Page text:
Pours a clear amber colour with virtually zero head that diminishes faster than I can say "is that it?". The labels looks nice enough although its a good job they are plain white and not red or it would look like Royal Mail branded beer. 


The hops come through nicely with the an almost spicy wild garlic like hum that I can only assume comes from the summit. Works very well with the bready notes that come through from the malt. There's also a light and familiar floral note. 


Quite sharp on the palate and very full bodied caramel, toffee like flavours. From the hops we get a tiny more of that vegetal spiciness from the summit but not a great deal. It's meant to the be the session beer of the range so we're not after massive hoppy mind-blowing effects. Still there's a pleasant citrus grapefruit-like flavour that hits the spot. All in all its actually very good.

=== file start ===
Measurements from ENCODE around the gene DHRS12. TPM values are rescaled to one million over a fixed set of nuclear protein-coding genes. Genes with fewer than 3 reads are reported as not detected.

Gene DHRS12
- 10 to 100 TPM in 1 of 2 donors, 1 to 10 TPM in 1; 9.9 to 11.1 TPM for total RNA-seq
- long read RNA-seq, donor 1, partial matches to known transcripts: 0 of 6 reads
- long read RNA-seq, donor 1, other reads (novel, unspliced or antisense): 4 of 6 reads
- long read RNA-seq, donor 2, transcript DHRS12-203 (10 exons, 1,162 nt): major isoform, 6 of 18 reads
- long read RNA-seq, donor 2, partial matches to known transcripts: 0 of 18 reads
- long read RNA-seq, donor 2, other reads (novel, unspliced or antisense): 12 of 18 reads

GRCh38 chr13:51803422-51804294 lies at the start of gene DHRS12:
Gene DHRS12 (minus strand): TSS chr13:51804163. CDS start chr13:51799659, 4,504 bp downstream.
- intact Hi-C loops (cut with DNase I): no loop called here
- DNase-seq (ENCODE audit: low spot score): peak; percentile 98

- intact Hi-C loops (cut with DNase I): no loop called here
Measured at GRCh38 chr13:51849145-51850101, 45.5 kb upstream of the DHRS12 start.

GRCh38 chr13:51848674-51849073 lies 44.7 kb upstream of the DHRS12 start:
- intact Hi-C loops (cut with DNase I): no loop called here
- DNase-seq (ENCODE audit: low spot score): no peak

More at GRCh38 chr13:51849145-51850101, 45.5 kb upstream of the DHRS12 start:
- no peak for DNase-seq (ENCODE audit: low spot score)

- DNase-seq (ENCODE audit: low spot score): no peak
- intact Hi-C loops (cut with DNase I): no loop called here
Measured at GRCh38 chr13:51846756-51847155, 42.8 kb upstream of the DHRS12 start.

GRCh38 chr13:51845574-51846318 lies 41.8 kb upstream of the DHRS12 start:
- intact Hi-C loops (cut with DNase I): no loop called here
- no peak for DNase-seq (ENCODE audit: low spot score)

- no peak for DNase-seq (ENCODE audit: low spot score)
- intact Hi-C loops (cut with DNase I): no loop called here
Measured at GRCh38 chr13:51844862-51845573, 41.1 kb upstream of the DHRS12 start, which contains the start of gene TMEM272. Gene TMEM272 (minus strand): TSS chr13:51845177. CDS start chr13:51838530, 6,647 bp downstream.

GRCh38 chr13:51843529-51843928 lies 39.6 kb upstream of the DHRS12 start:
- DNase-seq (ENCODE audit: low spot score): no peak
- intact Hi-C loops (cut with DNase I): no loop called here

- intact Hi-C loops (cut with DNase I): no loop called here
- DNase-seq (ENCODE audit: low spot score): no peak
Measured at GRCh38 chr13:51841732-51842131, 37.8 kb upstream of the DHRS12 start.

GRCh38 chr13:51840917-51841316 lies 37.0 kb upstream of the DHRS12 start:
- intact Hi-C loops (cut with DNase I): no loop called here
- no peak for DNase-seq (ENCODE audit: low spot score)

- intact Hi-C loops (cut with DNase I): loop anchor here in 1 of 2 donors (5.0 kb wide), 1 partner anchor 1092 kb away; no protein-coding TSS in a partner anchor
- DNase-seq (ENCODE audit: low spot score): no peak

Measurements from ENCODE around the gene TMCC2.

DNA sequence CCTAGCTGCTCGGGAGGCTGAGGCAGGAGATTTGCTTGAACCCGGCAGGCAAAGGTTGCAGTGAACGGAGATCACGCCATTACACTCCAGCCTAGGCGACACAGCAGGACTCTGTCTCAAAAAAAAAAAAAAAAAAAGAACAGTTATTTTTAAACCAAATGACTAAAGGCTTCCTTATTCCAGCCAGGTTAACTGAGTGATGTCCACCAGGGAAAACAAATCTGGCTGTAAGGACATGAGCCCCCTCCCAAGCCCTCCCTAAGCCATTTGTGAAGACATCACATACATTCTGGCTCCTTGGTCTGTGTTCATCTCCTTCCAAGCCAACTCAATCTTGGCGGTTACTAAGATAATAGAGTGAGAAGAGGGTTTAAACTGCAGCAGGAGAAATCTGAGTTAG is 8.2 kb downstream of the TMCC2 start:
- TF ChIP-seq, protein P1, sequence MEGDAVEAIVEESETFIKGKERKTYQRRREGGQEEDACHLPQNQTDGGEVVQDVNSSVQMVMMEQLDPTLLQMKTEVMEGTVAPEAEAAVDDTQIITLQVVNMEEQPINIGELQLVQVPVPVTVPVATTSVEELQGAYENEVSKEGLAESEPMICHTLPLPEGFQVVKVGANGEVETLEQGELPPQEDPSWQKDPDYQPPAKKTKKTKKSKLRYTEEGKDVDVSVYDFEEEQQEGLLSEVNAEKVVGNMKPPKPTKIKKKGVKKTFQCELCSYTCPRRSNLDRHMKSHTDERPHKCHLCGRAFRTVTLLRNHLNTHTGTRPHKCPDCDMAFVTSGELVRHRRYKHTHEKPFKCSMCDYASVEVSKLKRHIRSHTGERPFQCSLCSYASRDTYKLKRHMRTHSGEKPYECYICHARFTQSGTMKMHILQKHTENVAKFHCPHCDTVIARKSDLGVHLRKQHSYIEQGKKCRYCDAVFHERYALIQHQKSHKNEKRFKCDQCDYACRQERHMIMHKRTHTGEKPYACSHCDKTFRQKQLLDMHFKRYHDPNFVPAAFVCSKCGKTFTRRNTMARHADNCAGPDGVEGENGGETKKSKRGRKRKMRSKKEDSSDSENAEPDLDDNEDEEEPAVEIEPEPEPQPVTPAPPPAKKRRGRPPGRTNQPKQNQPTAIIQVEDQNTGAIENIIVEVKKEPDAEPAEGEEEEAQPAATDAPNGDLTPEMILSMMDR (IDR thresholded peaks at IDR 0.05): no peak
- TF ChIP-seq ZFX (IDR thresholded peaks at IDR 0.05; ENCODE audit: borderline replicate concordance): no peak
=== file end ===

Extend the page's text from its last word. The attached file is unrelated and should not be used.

Strong Pale Ale 4.7% 

Its a traditional pale ale. Although I'd wouldn't call it strong exactly. I'd go with SS Pale Ale but that sounds a little like Hitler Beer so probably best I wasn't involved in the naming process. 


Hazy orange/amber with lots of sediment. Did I store this one upright? Nope. Virtually zero head once again and what there is fades away quickly. 


More of those lightly spicy vegetal hops with light citrus thrown in as well. Faintly sweet malt aroma but its the hops that are dominant on the nose. Not exactly mind blowing but again its worthwhile remembering we're on the traditional end of things. 


Caramel, biscuit and a lot more of those citrus hoppy notes mix together pleasantly enough. There's some oniony aspects too which I'm enjoying along with the tomato salsa I'm eating. Not at all bad.